7. Naak mein Nath (A nose ring consisting of clusters of pearls or other gems including diamonds. Some nose rings consist of a disc made of tiny gold beads. In some areas of India the nose ring is never removed and thus, becomes another visible sign of a married woman.)

8. Gale mein Haar (a collar or choker, are strung with pearls, gold pieces, and gold beads with or without jewels. Necklaces made from floral garlands are also worn by the bride.)

9. Kalai mein Churiyaan (the most visible sign of marriage, bangles or bracelets are one of the most important adornments worn by the bride. Bangles may be made of iron, ivory, green or red glass, ceramic, gold, and other metals depending upon the custom.)

10. Ungliyon mein Angutthi (may be worn in the form of a *hathphul * or hand ornament which consists of a central flower or medallion to which eight chains are attached. Three of the chains pass to a bracelet and five to each of the fingers where they are secured by finger rings. In some cases, the left hand thumb ring may contain a mirror.

11. Kamarbandh (an elaborate gold or silver belt which also serves to keep the bride's sari in place ) & Baaju-bandh (Armlets, worn on the upper arm, may be set with pearls or diamonds and made of gold or silver - One of the most popular is the snake, known for its divine powers to ward-off evil and to protect stores of wealth.)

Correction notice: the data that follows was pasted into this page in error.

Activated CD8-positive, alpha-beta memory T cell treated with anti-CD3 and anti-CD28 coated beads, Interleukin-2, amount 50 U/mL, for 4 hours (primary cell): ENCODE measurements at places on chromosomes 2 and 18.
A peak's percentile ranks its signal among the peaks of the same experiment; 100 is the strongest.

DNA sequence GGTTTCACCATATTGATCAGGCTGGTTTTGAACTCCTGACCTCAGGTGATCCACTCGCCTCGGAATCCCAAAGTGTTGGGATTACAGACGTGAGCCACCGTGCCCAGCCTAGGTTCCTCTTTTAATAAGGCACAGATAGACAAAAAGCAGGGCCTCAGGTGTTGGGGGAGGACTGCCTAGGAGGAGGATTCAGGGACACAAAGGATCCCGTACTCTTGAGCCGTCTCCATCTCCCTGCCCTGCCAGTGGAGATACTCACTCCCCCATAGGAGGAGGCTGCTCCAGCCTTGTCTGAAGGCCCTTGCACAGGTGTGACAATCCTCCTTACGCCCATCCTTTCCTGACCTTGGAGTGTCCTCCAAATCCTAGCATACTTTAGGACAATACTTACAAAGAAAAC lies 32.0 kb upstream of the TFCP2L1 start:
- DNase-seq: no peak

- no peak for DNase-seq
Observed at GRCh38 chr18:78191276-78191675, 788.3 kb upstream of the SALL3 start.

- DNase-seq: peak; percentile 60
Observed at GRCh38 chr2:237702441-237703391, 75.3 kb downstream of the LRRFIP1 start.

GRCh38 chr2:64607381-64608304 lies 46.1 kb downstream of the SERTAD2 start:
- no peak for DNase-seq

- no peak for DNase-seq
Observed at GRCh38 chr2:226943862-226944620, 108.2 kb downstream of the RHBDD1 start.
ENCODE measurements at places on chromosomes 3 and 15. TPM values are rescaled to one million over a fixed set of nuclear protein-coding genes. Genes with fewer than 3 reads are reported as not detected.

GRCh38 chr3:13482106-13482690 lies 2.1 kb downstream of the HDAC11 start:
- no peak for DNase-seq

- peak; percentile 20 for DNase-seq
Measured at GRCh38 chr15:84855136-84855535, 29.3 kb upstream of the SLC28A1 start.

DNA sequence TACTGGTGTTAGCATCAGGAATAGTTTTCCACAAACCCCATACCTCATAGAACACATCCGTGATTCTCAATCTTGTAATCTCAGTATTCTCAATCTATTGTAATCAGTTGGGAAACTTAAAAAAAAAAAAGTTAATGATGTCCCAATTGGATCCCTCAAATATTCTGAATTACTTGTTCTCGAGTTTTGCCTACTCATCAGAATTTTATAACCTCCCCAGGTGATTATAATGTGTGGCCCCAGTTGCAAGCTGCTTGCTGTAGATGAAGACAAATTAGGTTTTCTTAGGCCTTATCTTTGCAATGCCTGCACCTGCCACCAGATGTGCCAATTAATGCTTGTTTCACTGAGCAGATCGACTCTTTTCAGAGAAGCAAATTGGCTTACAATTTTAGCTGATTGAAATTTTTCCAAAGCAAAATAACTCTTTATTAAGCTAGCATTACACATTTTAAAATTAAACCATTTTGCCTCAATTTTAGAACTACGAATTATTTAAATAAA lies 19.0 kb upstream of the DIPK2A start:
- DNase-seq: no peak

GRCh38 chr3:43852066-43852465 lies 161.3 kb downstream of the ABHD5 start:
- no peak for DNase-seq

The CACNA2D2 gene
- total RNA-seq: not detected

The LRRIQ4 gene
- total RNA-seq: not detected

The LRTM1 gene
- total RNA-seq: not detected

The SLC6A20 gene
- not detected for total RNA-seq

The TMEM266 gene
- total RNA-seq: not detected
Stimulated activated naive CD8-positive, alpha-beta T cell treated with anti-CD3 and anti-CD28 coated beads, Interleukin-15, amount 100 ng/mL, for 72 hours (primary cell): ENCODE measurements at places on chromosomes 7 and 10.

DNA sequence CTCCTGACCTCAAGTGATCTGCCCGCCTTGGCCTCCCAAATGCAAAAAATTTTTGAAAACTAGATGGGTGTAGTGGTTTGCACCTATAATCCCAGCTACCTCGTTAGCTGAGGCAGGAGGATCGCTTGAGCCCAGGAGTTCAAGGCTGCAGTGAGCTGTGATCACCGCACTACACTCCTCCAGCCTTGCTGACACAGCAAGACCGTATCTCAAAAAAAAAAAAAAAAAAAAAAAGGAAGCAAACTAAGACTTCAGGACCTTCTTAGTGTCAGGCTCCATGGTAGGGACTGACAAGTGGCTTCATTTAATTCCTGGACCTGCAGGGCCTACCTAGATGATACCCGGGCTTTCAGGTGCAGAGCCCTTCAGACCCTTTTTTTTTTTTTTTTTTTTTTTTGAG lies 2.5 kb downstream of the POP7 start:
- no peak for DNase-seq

12. Paaon mein Paayal (Anklets, varying from simple chains to heavy, thick, rigid bracelets are worn. Sometimes, bells may be attached to the anklets.)

13. Bichhiya (Toe rings may be simple or elaborate in design. Some toe rings have bells attached to them. Foot and toe ornaments constructed in a manner similar to the *hathphul*)

14. Attar (perfume) for Mehak (Rose, Jasmine, sandalwood, lemon are all fragrances that are captured into attar or indigenously made perfume. Attar is available at many Indian traditional beauty shops.)

15. Suhaag-ka- Jora or Bridal Sari (a Red five-yard sari - since red is considered auspicious ) with an Angiya (blouse)

16. Sindoor & Mangal-Sutra - to formally declare a woman's married status – the only 2 given by her Husband
( Sindoor is applied for the first time to a woman during the marriage ceremony when the bridegroom himself adorns her with it . Sindoor-daan, is part of the marriage ceremony. Vermilion, powdered red lead, applied in the parting of the hair by all suhagans or married women, as a visible expression of their desire for their husbands' longevity.Red is the colour of power. Vermilion is thus a symbol of the female energy of Parvati and Sati.
Mangalasutra or thread of good will is an additional necklace worn specifically by married women as a symbol of their marriage.The most common Mangalasutra is made of two strings of small black beads with a pendant, usually of gold. The black beads are believed to act as protection against evil - as in Nazar Utaarna).